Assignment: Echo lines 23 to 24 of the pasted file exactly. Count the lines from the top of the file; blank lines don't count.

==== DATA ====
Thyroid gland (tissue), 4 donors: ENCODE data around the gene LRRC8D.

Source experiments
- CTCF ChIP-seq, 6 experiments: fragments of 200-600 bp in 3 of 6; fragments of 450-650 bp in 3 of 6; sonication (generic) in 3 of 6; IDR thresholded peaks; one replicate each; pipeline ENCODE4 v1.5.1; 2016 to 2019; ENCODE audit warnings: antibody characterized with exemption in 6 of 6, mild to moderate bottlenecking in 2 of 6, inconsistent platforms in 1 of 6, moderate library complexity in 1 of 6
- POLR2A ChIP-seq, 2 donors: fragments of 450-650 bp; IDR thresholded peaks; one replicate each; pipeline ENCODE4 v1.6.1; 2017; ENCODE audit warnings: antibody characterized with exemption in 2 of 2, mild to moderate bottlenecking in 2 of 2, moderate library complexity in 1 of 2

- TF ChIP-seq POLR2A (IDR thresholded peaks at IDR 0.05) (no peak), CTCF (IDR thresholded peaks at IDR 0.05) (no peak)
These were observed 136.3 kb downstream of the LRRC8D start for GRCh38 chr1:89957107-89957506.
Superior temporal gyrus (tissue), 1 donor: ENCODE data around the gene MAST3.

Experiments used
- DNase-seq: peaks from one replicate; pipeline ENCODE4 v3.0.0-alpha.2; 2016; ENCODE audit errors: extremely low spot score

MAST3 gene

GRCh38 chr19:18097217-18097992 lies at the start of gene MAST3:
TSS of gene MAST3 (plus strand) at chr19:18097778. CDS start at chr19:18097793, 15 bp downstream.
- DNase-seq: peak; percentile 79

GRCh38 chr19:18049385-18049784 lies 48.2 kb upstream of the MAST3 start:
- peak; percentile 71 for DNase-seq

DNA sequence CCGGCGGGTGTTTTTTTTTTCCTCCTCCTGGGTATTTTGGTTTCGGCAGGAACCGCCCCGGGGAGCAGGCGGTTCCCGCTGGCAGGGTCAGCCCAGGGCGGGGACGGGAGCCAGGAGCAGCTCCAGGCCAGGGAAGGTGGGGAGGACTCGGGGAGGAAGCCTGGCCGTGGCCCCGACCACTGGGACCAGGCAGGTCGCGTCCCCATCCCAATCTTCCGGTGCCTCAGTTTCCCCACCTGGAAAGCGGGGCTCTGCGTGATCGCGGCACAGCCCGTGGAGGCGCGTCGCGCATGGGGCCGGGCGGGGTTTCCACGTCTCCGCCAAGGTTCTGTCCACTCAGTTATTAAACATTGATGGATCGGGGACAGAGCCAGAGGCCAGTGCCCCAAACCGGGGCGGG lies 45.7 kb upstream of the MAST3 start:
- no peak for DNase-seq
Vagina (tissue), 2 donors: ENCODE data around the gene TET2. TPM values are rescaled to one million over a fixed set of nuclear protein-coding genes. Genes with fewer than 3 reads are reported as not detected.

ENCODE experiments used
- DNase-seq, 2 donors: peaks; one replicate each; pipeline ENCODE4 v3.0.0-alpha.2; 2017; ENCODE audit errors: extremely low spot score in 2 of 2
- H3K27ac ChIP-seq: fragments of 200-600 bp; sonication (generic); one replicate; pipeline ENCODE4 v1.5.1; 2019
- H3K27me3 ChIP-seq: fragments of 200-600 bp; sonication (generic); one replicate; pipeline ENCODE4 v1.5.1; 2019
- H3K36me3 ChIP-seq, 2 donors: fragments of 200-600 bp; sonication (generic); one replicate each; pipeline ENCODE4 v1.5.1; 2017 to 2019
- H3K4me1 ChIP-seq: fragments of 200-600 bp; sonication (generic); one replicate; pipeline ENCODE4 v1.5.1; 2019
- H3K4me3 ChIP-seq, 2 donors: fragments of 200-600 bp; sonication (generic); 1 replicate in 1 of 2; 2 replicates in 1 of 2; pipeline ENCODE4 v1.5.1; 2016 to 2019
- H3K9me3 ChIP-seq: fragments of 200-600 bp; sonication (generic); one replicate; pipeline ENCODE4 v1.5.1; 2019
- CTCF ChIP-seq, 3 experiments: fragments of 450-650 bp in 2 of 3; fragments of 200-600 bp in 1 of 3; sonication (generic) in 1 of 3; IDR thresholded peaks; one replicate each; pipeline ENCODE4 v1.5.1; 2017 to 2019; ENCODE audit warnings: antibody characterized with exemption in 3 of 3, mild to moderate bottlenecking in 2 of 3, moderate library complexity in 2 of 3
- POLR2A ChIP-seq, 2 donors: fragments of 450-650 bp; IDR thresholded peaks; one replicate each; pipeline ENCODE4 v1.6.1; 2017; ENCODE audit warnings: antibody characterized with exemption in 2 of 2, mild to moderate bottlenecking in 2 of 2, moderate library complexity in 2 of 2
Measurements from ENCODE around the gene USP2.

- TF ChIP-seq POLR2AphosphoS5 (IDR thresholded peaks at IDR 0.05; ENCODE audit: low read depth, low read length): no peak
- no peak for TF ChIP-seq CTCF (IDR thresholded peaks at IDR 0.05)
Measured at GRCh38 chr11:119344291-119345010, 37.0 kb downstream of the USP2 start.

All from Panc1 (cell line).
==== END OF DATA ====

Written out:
- H3K36me3 ChIP-seq, 2 donors: fragments of 200-600 bp; sonication (generic); one replicate each; pipeline ENCODE4 v1.5.1; 2017 to 2019
- H3K4me1 ChIP-seq: fragments of 200-600 bp; sonication (generic); one replicate; pipeline ENCODE4 v1.5.1; 2019